Less than a year after publishing research identifying a single genetic mutation that caused multiple sclerosis (MS) in two Canadian families, scientists at the University of British Columbia have found a combination of two other mutations in another family that made them highly susceptible to the disease.
The "double gene" mutation was identified in a large Canadian family with five members diagnosed with MS - all of whom had the DNA abnormality. Two other family members had the same mutation but didn't develop MS, indicating that some other genetic or environmental conditions are still necessary to trigger the disease process.
The discovery of this mutation, on top of last year's findings, should help erase doubts that at least some forms of MS are inherited. The prevailing view has been that a combination of many genetic variations causes a slight increase in susceptibility. In this family, individuals with the double gene mutation roughly have a 7-in-10 chance of developing MS, compared to a 1-in-1,000 risk in the general population.
These mutations, described in the journal Human Mutation, impair both immune function and phagocytosis, the process by which cells eliminate debris and pathogens.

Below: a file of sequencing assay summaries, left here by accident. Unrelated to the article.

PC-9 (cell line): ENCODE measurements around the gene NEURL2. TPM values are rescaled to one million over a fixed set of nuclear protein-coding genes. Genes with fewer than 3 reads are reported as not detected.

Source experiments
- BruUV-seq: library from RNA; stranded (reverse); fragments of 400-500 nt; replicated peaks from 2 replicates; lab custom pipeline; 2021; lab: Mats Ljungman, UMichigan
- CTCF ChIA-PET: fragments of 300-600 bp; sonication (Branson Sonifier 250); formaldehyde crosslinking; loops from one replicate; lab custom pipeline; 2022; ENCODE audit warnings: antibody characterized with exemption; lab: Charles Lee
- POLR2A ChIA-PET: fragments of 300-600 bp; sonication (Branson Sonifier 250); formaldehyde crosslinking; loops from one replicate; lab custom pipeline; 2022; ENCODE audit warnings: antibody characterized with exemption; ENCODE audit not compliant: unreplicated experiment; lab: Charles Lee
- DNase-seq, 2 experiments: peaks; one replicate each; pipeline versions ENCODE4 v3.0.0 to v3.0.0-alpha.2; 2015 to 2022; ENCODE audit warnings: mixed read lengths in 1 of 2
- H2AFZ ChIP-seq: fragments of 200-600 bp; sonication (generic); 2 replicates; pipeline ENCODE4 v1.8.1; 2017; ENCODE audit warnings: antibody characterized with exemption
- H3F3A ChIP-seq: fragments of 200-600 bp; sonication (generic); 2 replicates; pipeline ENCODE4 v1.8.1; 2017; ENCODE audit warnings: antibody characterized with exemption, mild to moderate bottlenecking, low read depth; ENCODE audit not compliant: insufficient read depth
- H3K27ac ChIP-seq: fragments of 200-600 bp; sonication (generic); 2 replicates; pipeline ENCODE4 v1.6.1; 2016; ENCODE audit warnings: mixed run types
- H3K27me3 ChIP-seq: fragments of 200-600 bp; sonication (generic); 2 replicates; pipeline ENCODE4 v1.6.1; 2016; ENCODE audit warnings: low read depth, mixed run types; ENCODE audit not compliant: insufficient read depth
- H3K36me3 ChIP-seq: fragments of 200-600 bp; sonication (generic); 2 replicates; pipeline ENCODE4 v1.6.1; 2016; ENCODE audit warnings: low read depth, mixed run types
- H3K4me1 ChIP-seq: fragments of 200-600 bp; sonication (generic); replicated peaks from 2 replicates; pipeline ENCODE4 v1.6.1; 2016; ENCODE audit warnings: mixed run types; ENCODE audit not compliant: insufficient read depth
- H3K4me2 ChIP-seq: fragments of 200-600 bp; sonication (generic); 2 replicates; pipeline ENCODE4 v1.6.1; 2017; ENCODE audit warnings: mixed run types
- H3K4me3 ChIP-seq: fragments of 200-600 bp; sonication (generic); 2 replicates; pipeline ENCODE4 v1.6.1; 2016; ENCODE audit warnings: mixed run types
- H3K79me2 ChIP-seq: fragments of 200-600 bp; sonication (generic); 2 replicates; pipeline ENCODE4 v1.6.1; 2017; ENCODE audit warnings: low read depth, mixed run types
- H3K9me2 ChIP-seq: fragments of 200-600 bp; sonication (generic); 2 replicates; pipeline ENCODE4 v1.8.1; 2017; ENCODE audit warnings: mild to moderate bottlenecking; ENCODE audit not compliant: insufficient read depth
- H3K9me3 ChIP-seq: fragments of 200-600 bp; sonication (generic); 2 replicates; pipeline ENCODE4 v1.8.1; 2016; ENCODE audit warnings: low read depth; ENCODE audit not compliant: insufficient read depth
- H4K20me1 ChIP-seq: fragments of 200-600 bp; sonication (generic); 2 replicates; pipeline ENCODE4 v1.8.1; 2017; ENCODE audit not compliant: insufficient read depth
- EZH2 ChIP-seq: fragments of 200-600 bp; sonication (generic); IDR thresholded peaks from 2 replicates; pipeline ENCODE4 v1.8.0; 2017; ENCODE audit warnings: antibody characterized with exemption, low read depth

"This is the first time that problems with phagocytosis have been linked to MS, and provides scientists with a better understanding the disease's origins and targets for developing new treatments," said lead author Carles Vilarino-Guell, an Assistant Professor of Medical Genetics who collaborated with colleagues at Australia's Florey Institute of Neuroscience and Mental Health.
The findings also could be used to screen people with a family history of the disease; an individual who was found to have this mutation could be a candidate for early diagnostic imaging long before symptoms appear, or could opt to reduce environmental risks by taking Vitamin D supplements or quitting smoking.
Canada has one of the highest rate of MS in the world, for reasons that elude scientists.
The double mutation, unlike the single mutation described last year, leads to the more typical "relapsing-remitting" form of MS, in which the symptoms come and go. These differences in clinical symptoms suggests that different biological processes are responsible for each type of MS, which could explain why treatments for relapsing-remitting patients are ineffective for people with more debilitating, progressive forms of the disease.
Source: MS-UK (18/04/17)